Since many of you have no visibility into how these competitions work, I should share that no two wine competitions are run identically (at least not in my growing experience with them), and in this case our panel consisted of a couple of international judges (duh), and mostly folks from the Portuguese wine industry (Port, Madeira, etc.), headed up by a Portuguese winemaker as our panel chief (charged with keeping us all in line).

We tasted all of the wines blind, and then inputted our opinions electronically into a PC via drop-down boxes for various categories of evaluation (one of which, confusingly, was typicity, even though we tasted blind and weren’t told what we were evaluating). The drop-down choices translated in the system as numeric scores, which then translated into a medal (gold, silver, bronze, or no award).

I hated this system…

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Lopez de Heredia Not-So-Recent Recent Releases

Vinted on June 6, 2013 binned in kick-ass wines, wine review

Ideally, this article would begin with a preamble about visiting the historic property at Rioja’s R. Lopez de Heredia, telling you about how I ran my hands through the cobwebs and dust covering the old bottles in their “Cemetery” cellar museum, strolling in the half-light through the corridors of barrels in the late-1800s El Calado Cellar, finally taking in the sunset at the Viña Tondonia vineyards on the river Ebro.

But none of that has ever happened, so I’d be lying about all of it (unless you don’t count dreams as lying as a matter of technicality).

R. Lopez de Heredia remains the most iconic producer I’ve not visited while touring a wine region. The fact that I made it to Rioja and didn’t sneak away to see these guys is something that will haunt my days until I return there, and is a serious contender for number one on the list of reasons why I suck and should be destroyed.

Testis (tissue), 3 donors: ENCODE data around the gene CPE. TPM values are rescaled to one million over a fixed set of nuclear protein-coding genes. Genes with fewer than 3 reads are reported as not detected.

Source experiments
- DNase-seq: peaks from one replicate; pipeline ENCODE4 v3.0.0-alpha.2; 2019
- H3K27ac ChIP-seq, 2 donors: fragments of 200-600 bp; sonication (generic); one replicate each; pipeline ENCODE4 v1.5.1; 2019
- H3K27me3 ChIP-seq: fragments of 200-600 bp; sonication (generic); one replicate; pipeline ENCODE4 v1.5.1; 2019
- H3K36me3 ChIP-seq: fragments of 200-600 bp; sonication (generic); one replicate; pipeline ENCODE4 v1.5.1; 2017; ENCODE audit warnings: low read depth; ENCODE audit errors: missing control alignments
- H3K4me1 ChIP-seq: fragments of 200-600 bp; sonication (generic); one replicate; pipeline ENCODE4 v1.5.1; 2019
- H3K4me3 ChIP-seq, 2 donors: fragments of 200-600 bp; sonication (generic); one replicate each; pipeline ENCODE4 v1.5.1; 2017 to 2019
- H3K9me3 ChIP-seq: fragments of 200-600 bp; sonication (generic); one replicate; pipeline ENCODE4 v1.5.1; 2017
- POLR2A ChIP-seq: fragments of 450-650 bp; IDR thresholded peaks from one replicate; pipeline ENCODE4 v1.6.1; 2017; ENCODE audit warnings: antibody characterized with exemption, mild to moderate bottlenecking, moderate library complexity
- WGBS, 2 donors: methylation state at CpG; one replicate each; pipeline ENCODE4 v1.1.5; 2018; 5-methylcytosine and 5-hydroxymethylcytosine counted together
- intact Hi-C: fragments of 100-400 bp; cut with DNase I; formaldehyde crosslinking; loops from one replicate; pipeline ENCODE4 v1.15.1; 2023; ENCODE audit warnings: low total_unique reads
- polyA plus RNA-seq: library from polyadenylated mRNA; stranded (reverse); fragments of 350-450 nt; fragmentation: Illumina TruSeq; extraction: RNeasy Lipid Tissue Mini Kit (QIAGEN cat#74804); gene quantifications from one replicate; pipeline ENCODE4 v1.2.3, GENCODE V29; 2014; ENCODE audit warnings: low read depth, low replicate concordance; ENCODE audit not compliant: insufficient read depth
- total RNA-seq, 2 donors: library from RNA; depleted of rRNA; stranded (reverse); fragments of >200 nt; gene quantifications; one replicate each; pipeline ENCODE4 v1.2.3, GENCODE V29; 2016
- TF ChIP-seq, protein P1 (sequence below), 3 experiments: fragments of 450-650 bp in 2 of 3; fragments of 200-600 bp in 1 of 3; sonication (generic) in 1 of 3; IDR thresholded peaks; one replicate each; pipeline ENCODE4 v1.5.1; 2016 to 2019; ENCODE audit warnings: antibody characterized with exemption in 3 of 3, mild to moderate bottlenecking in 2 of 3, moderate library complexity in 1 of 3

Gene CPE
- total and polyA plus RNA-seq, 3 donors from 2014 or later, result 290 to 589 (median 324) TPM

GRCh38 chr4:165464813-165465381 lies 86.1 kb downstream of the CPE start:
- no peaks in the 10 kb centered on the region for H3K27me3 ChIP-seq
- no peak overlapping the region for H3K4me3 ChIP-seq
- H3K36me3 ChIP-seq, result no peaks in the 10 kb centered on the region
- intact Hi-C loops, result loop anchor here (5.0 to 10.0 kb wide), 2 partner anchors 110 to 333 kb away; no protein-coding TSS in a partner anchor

While it wasn’t on the itinerary during my jaunt to Rioja last year, I did manage to order and drink the stuff that Heredia churns out every chance that I could get as we tapas-crawled our way through the narrow streets of the older towns there. And that’s because Heredia, along with La Rioja Alta, S.A. (which I did happen to visit), remains the class of act of Rioja, having established their vineyards in the early 1900s and progressively kicking higher and higher volumes of ass in the ensuing decades.

Now, this is the part in the feature where I’m supposed to tell you some history about Heredia, sprinkled with a few quotes from their winemaking or vineyard staff, setting the scene for the tasting notes on the wines that will follow. But we already know that I haven’t been to the place, and there’s no way in hell I’m going to regurgitate a bunch of text on their history that you could easily go and read on their website (hey, since you’re here reading this we can safely presume that you already know how to use the Internet, right?).

Instead, I will tell you that the time between when I received these Heredia samples – a ten day minimum that I normally wait before opening any wines, in order to allow the wines to recover from any shipping-induced bottle shock – and when I opened them can best be described as bitter, gnashing-of-teeth agony. And that all you really need to know about Heredia’s approach to making wine is that the white and red they sent me are just under ten and twenty years old, respectively, and are the current releases